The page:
In the run-up to the Alberta provincial election, United Conservative Party (UCP) leader Jason Kenney made some comments regarding minimum wage legislation that the party would consider should they be elected. They discussed creation of wage differentials, which would allow employers to pay youth and restaurant workers a separate wage lower than the minimum wage.
Kenney’s proposal represents the perfect compromise over labour laws that the left and the right can agree on. Personally, I vehemently opposed and continue to oppose the idea of a $15 “living wage” on the basis that it has no basis in economic reality.
Now, I empathize with the notion of providing as comfortable a living for everyone as possible. But the way to do that isn’t with artificial wage inflation, which reduces the real value of the money people paid above minimum wage are earning, and can result in increased unemployment and/or a reduced supply of labour. By letting the market exert its will, prices will naturally fall as formerly cutting-edge technology becomes obsolete and accessible at a much lower price point. The least well-off benefit by eventually graduating into the same place some time later that the most well-off previously existed in.
To throw my own experience into the ring, I’ve been working in the restaurant industry since I was 16. In that time, minimum wage has risen from around $10 per hour to the current $15 per hour. What’s happened in response? Hours have been cut. People have been let go. You have higher tip-outs. There’s more work for each individual to do. I had a guest at my restaurant job tell me verbatim recently “don’t let the PC party take away your wage.” This person meant well, I’m sure, but she didn’t understand how the restaurant industry works.
My main source of income is my tips, not my wage. If I have to pay a higher tip-out or work less hours, that hurts me, and the majority of servers, far more than it helps. I would make much more money working for 8 hours at $12 per hour than I do working for 6 hours at $15 per hour. At the restaurant, we would be able to have more bussers to help reset tables. We would be able to sell more food at a lower price. It’s extremely frustrating listening to people who don’t understand the industry lecture us about what we should be entitled to earn. Making a wage exception for restaurant workers will make their work far more profitable for them than it is now.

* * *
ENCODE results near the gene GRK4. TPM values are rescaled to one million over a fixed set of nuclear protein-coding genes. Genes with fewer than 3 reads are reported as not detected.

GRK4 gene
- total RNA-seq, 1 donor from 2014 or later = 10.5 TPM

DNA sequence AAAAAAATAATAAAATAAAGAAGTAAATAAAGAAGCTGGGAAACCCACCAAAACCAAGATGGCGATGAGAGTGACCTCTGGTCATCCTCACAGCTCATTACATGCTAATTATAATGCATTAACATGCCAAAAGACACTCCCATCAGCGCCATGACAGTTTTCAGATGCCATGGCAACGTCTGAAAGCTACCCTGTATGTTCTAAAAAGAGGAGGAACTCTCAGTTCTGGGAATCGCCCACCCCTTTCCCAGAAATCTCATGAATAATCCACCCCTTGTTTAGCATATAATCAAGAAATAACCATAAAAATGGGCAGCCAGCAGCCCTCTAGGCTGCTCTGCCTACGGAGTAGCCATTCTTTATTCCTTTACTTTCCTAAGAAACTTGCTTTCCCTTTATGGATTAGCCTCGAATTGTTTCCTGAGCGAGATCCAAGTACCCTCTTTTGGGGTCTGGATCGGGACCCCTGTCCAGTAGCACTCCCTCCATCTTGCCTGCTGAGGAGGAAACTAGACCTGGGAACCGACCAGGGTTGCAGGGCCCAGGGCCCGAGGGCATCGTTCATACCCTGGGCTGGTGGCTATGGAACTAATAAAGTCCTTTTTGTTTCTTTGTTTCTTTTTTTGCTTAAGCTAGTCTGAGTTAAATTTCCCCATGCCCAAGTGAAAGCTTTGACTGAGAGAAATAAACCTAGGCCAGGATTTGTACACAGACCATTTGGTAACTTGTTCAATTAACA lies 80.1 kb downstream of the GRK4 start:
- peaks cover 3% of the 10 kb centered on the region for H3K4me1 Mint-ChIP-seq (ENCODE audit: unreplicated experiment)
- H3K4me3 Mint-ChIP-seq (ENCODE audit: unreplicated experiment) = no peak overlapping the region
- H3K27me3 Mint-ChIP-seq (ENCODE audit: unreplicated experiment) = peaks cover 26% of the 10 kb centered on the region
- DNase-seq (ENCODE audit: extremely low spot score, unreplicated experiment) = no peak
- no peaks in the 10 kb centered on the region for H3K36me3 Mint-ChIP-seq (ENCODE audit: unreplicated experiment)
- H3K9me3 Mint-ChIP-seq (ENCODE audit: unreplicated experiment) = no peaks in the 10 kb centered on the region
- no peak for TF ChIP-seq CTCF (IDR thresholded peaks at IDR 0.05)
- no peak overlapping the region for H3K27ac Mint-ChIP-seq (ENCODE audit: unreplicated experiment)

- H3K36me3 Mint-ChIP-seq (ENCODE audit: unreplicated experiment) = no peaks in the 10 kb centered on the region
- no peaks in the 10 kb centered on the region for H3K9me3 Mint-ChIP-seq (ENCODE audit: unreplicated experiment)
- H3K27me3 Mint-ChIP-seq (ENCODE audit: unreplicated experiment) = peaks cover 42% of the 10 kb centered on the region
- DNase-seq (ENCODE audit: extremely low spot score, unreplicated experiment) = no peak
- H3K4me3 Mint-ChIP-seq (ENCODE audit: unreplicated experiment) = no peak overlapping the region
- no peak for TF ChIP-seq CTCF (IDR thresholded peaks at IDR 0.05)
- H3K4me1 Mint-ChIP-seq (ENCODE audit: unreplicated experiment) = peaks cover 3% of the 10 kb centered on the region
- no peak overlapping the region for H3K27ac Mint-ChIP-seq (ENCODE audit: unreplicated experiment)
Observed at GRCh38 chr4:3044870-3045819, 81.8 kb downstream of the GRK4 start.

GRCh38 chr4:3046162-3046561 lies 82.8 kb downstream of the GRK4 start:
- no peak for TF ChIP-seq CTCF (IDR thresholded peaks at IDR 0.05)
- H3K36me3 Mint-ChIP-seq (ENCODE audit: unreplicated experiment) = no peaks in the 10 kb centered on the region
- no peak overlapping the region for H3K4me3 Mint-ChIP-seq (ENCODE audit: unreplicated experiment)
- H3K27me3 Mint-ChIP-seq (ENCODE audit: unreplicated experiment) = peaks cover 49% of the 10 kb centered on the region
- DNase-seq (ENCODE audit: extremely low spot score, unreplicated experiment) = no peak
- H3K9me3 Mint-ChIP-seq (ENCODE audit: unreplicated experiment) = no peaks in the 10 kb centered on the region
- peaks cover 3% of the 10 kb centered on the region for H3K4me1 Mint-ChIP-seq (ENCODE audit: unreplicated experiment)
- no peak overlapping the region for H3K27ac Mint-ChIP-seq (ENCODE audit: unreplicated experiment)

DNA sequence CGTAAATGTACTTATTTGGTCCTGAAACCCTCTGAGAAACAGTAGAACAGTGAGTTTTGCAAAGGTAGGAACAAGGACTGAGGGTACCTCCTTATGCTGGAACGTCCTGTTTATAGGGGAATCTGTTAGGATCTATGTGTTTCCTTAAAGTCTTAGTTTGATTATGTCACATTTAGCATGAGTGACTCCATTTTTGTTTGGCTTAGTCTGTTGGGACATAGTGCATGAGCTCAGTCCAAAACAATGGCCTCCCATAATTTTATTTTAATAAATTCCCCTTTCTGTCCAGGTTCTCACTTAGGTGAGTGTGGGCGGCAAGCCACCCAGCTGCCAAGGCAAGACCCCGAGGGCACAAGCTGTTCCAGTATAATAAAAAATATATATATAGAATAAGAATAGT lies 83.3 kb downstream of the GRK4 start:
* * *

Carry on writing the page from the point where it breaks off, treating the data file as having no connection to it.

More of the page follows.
Moving on to the small business side of my life. I’m very happy to employ young people with no experience, because at some point I too was that young person. If a small business owner hadn’t given me a chance working as a low-skilled labourer in a car wash, I wouldn’t have had the opportunity to gain more work experience and end up in the position I’m in now. But who in a business setting can afford to hire 15 year old kids with no experience at $15 per hour?
Even if a kid is in desperate straits and needs to help pay for family expenses, that doesn’t make the value of their labour any different. Being able to provide a job, even if it’s lower-paying, is better than the alternative of no job at all. A critic may argue that it’s discriminatory to pay youth less to do the same job as an older person. The first solution is to have a minimum wage below the market equilibrium, but that’s not happening here. I would instead point out that even with the same skill set in the same job, a kid has less work experience than their older colleague. Therefore, there’s no incentive for people to hire someone with no track record over a proven track record. Kids who need money to support their family need societal support that doesn’t come at the cost of crashing the youth labour market.
Also, it’s impractical to look at the minority of cases to determine the case for the substantial majority. The overwhelming majority of young people have limited availability, and thus lower productivity than their colleagues. It’s a pain trying to hire 3 part-time workers when you could hire 1 full-time worker.
Compare that to a person who comes in at the age of 22 with a degree and previous work experience. You’re going to hire them first. That’s not age discrimination, that’s just a sensible business decision. And with studies describing a 10 per cent minimum wake hike creating a rate of between a 1 to 6 percent reduction in teenage employment, reality agrees with business.
Wage differentials will allow young people to gain valuable workplace experience and allow restaurant servers to earn far more than they can right now. If you’re a 20 year old single mother — often the symbol used by the “living wage” lobbying group — looking for work, you can get a wage that you can survive on. But you can allow that to happen without sacrificing the experience that young people should have entering the workforce. While we can’t convince the living wage crowd about basic economics, I should hope that we can convince them to agree to the most obvious protections required for a sustainable economy.